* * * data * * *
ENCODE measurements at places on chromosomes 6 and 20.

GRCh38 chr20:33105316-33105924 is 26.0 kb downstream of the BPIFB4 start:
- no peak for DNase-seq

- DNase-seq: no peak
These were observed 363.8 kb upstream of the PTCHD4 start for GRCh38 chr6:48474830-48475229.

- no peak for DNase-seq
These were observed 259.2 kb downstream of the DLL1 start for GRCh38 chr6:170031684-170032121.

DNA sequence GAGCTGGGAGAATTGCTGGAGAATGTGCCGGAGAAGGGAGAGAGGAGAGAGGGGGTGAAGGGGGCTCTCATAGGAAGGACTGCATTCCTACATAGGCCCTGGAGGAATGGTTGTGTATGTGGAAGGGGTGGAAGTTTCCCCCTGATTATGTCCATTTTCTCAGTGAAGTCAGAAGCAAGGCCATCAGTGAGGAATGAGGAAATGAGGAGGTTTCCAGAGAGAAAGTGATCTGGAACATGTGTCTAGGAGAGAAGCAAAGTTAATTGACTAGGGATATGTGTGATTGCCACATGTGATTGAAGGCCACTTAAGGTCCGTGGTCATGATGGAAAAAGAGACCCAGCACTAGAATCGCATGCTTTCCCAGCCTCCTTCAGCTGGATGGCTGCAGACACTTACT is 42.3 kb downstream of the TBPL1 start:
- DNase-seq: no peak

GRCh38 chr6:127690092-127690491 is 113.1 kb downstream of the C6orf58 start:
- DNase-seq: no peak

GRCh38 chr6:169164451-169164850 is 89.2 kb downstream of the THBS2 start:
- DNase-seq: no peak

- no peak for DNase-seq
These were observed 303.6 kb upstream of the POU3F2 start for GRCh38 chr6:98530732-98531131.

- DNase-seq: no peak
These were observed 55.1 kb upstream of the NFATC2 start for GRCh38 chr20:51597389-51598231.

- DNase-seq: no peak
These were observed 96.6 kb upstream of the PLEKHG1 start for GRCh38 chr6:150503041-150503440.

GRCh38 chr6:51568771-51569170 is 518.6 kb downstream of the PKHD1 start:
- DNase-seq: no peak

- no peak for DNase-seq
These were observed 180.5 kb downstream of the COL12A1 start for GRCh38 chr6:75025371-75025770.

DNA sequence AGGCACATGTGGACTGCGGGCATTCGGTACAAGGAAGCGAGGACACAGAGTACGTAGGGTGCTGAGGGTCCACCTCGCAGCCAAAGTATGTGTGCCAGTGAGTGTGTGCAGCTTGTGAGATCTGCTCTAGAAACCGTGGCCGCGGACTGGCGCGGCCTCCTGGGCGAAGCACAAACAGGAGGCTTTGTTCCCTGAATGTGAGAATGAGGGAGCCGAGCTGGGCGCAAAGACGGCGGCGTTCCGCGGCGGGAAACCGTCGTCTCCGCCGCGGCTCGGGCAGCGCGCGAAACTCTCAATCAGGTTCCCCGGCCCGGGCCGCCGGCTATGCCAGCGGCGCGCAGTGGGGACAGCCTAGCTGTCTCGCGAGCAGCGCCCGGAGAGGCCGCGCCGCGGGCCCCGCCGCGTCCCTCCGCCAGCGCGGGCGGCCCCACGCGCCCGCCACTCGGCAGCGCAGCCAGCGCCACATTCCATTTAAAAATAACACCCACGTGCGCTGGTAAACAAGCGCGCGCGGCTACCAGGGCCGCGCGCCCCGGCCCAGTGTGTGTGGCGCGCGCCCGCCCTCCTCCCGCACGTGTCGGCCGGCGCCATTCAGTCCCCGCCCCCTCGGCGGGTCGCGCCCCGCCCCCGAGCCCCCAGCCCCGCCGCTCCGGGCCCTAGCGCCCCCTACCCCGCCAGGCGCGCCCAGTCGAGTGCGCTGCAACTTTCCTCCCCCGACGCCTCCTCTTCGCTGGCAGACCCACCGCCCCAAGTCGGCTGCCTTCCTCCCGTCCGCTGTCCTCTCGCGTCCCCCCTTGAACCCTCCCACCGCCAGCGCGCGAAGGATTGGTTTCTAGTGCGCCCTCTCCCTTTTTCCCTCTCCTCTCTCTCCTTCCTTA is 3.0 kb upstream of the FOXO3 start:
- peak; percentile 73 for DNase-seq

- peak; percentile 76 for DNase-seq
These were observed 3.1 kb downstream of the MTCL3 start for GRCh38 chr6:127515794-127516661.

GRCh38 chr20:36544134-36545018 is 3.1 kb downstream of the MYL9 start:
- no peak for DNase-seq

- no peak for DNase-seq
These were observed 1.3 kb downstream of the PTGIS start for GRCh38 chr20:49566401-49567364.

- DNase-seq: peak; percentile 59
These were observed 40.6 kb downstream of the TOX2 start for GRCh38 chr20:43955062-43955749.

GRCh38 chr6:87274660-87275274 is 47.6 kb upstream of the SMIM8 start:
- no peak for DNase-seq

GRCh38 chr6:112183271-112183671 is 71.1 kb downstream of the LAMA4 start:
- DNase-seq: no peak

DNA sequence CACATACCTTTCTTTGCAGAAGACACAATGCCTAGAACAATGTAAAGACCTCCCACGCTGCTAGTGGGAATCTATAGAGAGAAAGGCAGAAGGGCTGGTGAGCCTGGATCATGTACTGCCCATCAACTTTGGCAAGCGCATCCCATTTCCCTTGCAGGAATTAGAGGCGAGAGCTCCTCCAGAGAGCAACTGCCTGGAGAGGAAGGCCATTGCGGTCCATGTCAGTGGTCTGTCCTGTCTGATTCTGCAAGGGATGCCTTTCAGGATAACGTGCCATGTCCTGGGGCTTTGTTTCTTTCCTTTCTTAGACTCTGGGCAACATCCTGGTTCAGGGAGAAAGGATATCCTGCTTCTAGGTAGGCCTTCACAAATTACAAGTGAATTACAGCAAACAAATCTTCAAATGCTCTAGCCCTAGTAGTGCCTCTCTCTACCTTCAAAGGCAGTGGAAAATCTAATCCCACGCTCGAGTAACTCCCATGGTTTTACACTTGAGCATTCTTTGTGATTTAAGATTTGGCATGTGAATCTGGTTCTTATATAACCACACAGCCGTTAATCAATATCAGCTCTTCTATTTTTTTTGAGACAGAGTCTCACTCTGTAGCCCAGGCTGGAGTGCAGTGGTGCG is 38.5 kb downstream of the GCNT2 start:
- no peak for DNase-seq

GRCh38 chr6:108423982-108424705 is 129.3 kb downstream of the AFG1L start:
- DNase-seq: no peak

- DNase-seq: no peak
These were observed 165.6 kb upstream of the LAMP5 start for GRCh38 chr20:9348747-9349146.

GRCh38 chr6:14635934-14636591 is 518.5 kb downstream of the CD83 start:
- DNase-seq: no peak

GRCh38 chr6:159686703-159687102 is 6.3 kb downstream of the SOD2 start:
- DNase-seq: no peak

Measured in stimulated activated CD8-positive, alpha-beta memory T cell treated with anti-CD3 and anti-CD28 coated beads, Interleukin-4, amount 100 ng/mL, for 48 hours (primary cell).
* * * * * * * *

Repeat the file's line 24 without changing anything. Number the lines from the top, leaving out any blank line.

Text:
DNA sequence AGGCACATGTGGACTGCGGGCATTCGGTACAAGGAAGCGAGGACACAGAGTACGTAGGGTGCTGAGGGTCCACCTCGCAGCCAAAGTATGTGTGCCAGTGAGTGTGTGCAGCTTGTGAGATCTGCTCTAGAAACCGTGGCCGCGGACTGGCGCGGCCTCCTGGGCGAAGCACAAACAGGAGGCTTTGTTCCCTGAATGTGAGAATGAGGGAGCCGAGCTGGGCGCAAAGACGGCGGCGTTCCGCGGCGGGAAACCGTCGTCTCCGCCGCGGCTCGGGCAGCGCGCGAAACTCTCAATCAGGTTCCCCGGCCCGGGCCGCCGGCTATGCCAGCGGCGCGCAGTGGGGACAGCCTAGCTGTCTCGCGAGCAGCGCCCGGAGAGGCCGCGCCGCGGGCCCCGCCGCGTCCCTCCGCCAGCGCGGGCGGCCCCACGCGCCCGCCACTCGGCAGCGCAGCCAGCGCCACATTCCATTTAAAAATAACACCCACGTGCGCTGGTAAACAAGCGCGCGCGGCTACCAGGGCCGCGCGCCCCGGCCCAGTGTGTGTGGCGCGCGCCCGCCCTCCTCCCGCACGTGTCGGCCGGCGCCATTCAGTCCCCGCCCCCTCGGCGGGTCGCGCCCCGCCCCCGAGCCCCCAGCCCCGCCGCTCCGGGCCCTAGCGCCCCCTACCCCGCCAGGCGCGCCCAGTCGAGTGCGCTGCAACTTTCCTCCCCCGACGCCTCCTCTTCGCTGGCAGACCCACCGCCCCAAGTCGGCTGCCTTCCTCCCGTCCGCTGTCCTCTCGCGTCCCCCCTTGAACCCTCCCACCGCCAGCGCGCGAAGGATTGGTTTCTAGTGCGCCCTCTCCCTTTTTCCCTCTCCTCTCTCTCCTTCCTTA is 3.0 kb upstream of the FOXO3 start: